Wednesday, December 31, 2008

Communications Contract

We called in to debate at Full Council, the decision to increase spending on communications by another 50% hidden away in the small print of the new contract for Westminster Council to provide our service. Because this is now a shared service between two local authorities, normal rules for tendering do not apply.

Westminster are acknowledged as the best at what they do. We know that it is vital for any Council to inform residents and to hear back from them. However, this does not mean that contracts can be given out, unchecked by politicians. This was due to be agreed by a mechanism called a Delegated Decision Notice (DDN) which is usually reserved for smaller decisions that have to be made in a hurry. THe DDN is circulated to councillors and if no-one calls it in, an officer can give the go-ahead.

£600,000 per year is not an amount that we believe should be just waved through. Cllr Brett Young, the lead councillor for communication showed disdain and irritation for having to come before the Council to explain what he has been doing over the last year, explaining that he was puzzled why we would possibly want to discuss this.

Parents who are going to be affected by the restrictions on school transport for SEN children had left by this point, so they did not see how eager the lead councillor was to crow about where this extra money was going. He is also the lead councillor for Children, Young People and Learning Services who pushed through the cuts for children with learning difficulties earlier in the evening.

It never ceases to amaze me how this administration is visibly running out of steam. Once the public gallery empties, they resort to cheap points scoring without addressing the specific points that are up for discussion. I can handle a bit of political argy-bargy but find it extraordinary that they appear hurt and personally wounded when their policies are criticised, but think nothing of finding novel ways of blaming Maggie Thatcher, Boris Johnson for their woes and wondering why the opposition are not implementing any of their own policies, forgetting that we are not in power. Oh well, politically it suits me if they carry on in this vacuous way. As a resident who gets the bill once a year, I'm not so chuffed.

Update: Background music removed from video by popular request.


Anonymous said...

At 50 years old, I still cannot work out how we can justify not only the comms budget increase but the phenomenal cost of the new LBS website which both make the SEN "savings" pale into insignificance.

I agree also re the futility of the constant Thatcher references, its a generation ago! You may just as well cite Asquith, Gladstone or Pitt the Elder! The world has changed and 2009 is what matters!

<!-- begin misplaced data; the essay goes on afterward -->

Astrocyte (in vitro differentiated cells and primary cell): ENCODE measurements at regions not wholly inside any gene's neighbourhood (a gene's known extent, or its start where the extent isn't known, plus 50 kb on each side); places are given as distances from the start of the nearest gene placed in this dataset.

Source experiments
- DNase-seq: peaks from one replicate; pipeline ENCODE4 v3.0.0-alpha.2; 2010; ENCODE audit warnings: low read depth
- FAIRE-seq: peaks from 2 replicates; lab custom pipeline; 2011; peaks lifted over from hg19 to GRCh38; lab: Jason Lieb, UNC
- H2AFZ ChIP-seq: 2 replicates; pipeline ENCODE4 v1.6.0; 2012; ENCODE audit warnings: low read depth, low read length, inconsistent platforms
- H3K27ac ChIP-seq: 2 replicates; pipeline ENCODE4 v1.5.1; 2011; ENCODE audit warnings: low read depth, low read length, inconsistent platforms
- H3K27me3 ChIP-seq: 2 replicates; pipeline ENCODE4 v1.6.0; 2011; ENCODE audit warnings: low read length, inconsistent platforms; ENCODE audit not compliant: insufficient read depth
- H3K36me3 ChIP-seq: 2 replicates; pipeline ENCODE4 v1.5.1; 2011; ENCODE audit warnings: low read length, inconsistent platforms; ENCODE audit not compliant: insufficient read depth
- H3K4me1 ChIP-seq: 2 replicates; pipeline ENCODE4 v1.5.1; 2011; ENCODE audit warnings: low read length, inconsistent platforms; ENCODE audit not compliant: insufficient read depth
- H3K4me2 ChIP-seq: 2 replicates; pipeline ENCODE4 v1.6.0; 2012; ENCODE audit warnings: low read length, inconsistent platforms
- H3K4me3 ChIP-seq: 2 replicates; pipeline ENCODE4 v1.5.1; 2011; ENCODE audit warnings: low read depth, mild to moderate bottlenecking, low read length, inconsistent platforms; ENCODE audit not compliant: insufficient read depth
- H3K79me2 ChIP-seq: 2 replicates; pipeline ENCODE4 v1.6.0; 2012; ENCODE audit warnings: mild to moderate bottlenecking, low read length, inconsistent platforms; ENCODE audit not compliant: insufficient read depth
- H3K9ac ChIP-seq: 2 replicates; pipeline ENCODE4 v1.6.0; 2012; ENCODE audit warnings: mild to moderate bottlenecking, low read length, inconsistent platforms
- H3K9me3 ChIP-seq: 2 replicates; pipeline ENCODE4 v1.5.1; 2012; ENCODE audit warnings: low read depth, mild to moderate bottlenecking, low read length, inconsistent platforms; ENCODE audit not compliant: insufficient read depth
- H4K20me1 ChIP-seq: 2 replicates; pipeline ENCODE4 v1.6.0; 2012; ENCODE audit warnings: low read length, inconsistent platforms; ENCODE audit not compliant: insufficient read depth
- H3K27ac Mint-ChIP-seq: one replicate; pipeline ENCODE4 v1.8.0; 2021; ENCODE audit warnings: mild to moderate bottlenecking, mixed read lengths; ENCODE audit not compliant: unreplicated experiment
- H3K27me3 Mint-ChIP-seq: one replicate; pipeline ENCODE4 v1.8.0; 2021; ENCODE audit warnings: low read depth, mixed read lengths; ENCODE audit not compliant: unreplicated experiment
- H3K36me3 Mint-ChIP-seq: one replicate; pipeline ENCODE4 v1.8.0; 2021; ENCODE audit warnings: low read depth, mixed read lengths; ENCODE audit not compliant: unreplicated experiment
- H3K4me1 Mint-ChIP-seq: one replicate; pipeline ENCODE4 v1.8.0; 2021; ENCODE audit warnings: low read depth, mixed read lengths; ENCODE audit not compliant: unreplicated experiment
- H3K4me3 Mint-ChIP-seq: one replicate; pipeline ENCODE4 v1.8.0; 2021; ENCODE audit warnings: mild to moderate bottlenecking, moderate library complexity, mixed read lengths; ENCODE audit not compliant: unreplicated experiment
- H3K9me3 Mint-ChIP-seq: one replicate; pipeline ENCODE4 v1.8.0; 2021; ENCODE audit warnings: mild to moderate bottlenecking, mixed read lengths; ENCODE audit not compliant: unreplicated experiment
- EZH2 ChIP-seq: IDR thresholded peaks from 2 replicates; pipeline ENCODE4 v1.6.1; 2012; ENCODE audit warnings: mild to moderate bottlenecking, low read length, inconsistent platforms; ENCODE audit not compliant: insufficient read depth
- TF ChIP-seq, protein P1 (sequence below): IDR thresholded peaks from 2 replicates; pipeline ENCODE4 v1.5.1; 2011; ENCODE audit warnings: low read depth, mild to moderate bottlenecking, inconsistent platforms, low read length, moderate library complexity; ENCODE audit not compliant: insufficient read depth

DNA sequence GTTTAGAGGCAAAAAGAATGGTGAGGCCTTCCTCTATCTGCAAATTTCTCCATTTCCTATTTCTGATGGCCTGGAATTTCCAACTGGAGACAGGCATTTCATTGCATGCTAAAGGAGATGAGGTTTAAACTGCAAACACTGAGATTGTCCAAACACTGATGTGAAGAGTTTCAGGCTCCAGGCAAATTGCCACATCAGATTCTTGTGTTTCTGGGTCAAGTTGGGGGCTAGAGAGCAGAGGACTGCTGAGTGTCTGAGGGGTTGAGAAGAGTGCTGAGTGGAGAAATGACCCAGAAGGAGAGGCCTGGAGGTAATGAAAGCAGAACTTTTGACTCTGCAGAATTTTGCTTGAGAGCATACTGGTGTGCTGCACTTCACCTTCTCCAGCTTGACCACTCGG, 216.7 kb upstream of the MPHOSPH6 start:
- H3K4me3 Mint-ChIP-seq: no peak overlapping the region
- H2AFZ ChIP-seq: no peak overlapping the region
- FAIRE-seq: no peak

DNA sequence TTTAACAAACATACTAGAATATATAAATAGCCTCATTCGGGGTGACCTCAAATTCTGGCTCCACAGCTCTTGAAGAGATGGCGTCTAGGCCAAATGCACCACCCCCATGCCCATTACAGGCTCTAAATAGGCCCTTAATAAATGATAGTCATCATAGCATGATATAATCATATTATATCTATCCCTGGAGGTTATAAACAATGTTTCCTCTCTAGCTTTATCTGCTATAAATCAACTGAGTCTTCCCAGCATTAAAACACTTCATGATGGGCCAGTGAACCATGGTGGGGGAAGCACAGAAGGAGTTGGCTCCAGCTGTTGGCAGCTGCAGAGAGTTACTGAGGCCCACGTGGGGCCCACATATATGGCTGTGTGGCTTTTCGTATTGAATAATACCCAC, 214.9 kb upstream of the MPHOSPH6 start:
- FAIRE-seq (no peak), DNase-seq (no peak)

Adrian Short said...

How to spend £208K on a website:

1. Pretend the market doesn't exist by commissioning an expensive proprietary content management system that's only available from and supported by a single vendor, rather than a widely-used open source system that is itself free and supported by thousands of businesses in a competitive market.

2. Lock yourself into this extortionate deal by giving your supplier a five year contract.

3. Get "MUG US" tattooed on your corporate forehead. This stage is optional but is a shortcut for stages one and two.

I've written about a few serious problems with the new website here and how to fix some of them here.

Re: the video. A good idea but a bit too much information overload. I'm finding it hard to listen to the audio while simultaneously filtering out the background track and reading the text. Setting the audio of the speakers to a video showing title cards for each speaker is a good idea, though.

Unknown said...

Thanks for the feedback on the video Adrian. I was trialling it as a new idea but it is incredibly labour intensive and I do understand your view on information overload. In previous videos, I have spouted on about my thoughts on the meeting. Including the audio is supposed to highlight the best and worst of what was a 3.5 hour meeting. (We sit through it, so you don't have to.) Boiling this down to manageable chunks seems to be beating me at the moment.

Adrian Short said...


You can improve the video quickly and easily by reposting it without the backing music. I think YouTube lets you "replace" an existing video with a new version. Shouldn't take a minute.

There's no easy answer to good editing except to employ a general strategy that works well for most unbounded work: set a time limit for the video and your time to edit it and stick to it. Three minutes video / 90 minutes editing is probably more than enough.